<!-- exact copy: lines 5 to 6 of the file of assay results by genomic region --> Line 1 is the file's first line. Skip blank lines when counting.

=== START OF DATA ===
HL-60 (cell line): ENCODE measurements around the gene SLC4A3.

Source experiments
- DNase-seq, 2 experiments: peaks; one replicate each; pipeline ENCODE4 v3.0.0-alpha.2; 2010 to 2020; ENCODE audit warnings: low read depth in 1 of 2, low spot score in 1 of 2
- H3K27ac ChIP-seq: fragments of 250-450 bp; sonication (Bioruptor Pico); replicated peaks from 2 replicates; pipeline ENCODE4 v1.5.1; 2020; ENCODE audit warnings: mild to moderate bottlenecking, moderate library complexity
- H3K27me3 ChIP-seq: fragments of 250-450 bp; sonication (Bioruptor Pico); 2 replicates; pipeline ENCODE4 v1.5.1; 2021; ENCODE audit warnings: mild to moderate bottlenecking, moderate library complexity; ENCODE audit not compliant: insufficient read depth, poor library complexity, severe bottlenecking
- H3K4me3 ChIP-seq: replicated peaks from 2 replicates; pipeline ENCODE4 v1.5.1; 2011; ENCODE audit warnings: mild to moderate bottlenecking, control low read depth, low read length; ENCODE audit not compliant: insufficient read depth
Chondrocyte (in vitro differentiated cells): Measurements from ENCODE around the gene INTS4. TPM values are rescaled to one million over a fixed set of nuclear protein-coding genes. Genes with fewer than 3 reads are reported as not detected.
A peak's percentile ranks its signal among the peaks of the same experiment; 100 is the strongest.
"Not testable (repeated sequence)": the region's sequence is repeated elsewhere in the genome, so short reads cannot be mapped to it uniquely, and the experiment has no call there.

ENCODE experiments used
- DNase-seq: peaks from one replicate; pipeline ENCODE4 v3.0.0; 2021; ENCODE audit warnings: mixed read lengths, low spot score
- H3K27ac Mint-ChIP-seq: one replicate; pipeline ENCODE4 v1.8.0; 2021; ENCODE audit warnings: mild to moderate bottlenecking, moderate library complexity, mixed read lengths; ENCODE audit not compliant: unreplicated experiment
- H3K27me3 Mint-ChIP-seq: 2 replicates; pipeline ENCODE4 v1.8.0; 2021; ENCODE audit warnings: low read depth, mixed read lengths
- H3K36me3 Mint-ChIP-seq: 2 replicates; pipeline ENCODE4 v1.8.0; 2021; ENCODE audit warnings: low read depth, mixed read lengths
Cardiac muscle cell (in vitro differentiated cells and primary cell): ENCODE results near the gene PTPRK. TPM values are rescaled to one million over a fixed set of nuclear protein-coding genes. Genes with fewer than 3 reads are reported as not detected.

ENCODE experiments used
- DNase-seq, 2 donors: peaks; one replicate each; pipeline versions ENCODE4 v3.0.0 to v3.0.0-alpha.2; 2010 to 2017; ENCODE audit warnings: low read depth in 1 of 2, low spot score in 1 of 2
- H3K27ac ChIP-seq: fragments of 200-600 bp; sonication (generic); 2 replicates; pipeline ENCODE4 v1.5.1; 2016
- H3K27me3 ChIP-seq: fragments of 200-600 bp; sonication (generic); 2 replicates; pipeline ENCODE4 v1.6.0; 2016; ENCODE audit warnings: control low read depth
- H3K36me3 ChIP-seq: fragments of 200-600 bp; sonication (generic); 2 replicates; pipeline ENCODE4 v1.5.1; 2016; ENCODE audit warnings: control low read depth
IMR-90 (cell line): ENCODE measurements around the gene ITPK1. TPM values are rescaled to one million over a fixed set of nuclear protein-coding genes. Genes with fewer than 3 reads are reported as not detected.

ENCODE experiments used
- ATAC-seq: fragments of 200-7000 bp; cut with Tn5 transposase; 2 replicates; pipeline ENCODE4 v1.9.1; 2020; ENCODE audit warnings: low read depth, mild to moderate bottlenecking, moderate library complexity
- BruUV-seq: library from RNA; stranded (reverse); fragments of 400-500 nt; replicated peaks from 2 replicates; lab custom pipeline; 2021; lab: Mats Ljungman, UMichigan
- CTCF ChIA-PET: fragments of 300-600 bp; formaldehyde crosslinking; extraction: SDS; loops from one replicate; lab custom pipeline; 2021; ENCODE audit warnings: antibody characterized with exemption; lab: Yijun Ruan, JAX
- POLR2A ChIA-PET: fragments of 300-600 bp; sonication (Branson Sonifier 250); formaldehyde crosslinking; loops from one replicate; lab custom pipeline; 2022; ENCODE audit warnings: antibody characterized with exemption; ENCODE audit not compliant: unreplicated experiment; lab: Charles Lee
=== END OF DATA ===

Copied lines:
- H3K27me3 ChIP-seq: fragments of 250-450 bp; sonication (Bioruptor Pico); 2 replicates; pipeline ENCODE4 v1.5.1; 2021; ENCODE audit warnings: mild to moderate bottlenecking, moderate library complexity; ENCODE audit not compliant: insufficient read depth, poor library complexity, severe bottlenecking
- H3K4me3 ChIP-seq: replicated peaks from 2 replicates; pipeline ENCODE4 v1.5.1; 2011; ENCODE audit warnings: mild to moderate bottlenecking, control low read depth, low read length; ENCODE audit not compliant: insufficient read depth